Today we did our annual pilgrimage to Santa Pod for the Mini In The Park meet. We went on the GP Uk Owners Club but alas without our GP which is currently having some small rust repairs done under warranty. Continue reading
A long while back we installed the GP rear diffuser on SilverBeast. This improves the aerodynamics under the car and gives a more appealing look to the rear of the car either side of the exhaust.
It is because of this visual improvement, giving the car a beefier, sportier and more purposeful look, that this modification has been so popular.
However, without the engine under tray from the GP2 also being fitted then this modification in truth is purely aesthetic and gives no aerodynamic benefit at all. However, match it to the engine undertray and you have the same aerodynamic set up under the car as the GP 2 and this does make a difference.
Above is what SiverBeast looked like before the engine under tray was added and below is how it looks with it installed.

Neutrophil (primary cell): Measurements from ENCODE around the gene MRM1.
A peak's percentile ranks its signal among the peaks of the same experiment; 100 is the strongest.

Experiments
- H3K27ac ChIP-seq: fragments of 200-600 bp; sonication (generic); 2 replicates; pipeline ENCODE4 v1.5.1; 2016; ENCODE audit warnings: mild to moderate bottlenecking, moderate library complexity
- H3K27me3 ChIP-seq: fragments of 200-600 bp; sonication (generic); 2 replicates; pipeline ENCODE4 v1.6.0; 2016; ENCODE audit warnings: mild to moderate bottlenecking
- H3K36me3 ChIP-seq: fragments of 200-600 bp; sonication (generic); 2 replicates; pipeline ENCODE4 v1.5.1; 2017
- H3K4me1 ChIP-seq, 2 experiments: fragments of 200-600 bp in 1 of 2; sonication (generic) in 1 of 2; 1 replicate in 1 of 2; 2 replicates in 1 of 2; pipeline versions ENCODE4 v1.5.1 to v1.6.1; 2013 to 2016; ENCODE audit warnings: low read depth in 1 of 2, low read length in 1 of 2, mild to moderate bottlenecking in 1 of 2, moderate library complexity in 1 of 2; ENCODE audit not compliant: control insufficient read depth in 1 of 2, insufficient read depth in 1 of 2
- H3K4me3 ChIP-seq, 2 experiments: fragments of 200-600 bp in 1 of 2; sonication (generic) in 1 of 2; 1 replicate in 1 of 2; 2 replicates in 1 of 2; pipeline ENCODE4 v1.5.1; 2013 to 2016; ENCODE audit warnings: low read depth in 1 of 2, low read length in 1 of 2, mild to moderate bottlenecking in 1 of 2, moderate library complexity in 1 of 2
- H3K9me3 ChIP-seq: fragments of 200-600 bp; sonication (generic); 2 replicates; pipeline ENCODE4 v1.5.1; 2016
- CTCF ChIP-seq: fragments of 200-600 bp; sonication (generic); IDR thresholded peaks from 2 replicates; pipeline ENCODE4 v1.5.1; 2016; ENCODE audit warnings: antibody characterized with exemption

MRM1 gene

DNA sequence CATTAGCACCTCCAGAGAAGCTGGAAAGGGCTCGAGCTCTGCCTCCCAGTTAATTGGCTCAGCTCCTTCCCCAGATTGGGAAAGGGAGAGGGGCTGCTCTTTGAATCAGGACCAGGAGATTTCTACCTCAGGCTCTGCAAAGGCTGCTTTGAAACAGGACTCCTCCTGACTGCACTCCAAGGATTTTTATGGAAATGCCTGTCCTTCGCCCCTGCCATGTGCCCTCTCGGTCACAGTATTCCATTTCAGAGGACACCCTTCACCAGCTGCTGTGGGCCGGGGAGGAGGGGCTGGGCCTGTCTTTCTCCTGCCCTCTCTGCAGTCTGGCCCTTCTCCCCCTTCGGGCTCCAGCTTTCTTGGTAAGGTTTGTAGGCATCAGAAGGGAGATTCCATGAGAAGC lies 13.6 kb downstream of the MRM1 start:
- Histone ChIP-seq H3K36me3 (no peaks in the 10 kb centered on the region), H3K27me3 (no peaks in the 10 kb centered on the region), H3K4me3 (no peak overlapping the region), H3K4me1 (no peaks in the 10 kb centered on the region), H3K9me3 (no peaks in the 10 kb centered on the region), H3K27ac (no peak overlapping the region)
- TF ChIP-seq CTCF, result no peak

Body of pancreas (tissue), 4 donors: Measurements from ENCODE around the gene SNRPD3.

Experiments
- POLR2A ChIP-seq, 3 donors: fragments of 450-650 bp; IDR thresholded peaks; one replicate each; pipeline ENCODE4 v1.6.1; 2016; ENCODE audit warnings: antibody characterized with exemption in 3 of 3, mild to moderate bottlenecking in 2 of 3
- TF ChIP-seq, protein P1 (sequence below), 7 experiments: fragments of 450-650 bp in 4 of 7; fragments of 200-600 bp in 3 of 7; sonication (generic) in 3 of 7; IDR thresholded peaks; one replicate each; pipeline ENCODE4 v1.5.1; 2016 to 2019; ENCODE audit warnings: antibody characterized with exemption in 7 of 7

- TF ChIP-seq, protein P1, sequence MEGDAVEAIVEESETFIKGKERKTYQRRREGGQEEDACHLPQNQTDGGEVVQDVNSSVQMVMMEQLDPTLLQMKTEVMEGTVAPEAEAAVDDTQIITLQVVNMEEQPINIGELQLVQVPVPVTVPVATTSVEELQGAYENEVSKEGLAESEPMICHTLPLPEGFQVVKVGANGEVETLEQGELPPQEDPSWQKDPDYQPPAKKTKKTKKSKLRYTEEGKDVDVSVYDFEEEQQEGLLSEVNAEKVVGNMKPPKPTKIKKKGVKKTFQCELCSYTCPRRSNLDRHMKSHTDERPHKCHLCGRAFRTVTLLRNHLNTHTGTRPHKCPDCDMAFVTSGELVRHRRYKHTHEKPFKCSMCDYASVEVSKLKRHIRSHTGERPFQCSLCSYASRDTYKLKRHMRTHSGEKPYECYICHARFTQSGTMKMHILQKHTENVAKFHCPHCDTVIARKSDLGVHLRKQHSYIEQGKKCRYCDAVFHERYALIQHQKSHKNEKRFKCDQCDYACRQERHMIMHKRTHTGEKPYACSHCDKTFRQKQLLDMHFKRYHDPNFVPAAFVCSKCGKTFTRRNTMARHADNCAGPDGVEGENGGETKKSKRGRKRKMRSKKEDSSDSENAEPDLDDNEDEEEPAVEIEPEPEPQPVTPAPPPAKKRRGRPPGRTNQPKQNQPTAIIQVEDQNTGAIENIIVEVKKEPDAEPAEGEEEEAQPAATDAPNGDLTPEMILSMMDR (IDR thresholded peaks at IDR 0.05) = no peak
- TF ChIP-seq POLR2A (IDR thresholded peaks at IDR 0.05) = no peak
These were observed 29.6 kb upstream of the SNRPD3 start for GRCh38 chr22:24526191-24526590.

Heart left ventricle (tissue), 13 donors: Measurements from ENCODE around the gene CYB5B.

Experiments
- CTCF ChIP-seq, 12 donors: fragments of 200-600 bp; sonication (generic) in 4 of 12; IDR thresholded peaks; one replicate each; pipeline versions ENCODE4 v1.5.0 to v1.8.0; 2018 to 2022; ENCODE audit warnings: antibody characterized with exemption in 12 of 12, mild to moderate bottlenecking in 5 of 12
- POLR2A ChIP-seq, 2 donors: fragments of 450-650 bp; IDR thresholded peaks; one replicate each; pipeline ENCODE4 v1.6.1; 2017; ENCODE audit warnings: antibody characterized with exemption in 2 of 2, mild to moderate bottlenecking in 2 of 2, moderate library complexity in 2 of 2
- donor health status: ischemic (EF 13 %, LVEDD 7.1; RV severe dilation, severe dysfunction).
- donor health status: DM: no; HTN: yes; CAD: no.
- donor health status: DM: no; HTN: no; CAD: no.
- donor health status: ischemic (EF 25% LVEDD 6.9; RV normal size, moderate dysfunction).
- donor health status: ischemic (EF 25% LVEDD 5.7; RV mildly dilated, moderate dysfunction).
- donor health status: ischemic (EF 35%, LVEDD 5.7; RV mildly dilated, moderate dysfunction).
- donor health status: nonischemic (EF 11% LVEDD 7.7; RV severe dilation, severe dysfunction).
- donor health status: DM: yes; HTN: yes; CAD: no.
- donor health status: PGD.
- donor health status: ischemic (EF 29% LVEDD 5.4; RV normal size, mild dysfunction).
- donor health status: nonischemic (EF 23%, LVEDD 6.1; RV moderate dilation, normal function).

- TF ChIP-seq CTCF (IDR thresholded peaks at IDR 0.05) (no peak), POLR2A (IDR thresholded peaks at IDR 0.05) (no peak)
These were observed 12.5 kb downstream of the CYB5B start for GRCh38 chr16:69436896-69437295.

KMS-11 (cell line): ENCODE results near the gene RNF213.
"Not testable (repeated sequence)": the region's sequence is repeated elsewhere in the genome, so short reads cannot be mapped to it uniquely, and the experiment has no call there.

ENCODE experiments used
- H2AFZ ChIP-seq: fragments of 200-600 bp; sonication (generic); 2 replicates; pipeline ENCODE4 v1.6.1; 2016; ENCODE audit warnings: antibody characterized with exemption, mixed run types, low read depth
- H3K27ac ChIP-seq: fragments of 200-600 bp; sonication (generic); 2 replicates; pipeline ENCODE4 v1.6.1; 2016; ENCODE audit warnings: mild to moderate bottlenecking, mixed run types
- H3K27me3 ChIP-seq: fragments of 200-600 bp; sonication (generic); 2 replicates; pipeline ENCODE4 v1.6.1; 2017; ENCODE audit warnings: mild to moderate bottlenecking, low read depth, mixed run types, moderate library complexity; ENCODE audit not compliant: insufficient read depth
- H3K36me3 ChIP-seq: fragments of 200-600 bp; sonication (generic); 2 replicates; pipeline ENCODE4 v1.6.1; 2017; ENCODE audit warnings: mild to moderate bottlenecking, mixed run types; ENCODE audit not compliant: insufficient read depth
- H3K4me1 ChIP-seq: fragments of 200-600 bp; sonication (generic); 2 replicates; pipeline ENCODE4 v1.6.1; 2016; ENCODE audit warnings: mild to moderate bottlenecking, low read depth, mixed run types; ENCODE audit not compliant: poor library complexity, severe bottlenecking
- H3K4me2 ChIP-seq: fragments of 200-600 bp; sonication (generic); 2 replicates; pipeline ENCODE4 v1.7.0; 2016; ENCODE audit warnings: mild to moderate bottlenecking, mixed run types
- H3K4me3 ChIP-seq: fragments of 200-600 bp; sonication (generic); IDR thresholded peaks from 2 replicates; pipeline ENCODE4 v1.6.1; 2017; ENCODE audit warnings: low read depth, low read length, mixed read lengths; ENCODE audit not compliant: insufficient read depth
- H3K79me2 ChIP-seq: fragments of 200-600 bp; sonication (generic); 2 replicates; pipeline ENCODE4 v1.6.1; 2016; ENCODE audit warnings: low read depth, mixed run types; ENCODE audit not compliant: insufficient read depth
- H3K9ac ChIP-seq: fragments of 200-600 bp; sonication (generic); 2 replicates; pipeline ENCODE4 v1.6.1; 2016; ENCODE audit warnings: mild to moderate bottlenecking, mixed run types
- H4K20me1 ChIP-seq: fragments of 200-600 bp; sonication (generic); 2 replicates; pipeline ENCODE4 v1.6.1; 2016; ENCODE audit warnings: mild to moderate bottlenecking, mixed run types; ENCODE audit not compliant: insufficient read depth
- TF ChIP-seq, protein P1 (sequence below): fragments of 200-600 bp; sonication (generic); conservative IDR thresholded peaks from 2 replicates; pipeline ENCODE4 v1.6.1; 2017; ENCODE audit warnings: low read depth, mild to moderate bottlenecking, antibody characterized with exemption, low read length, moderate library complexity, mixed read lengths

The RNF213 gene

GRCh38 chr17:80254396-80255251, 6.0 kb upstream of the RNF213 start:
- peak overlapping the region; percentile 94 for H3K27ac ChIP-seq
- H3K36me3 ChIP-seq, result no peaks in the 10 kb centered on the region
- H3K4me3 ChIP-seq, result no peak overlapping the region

Yep no difference can be seen at all unless you crawl under the engine bay. This is why there has been a much lower take up on having the under tray fitted, compared to take up of the rear diffuser as a modification.
In terms of aerodynamic handling I doubt I drive the car hard enough to notice much difference. That is the honest answer but having spotted other signifcant differences, I don’t doubt that is does work in making improvements in the handling.
Two things we have noticed. First, the noise. This car not quiet and a lot of the noise comes from road noise under the car. The car is a lot noisier than an R56. You had to either talk or listen to the radio but not both. Now, with the undertray fitted, you can have the radio on and still be able to talk. Now we can hear the engine more which is a much better noise than the road noise that dominated before. Also we can pick up the windscreen windnoise which again was drowned out by the road noise from below. For these benefits alone we feel the under tray has been a worthwhile benefit.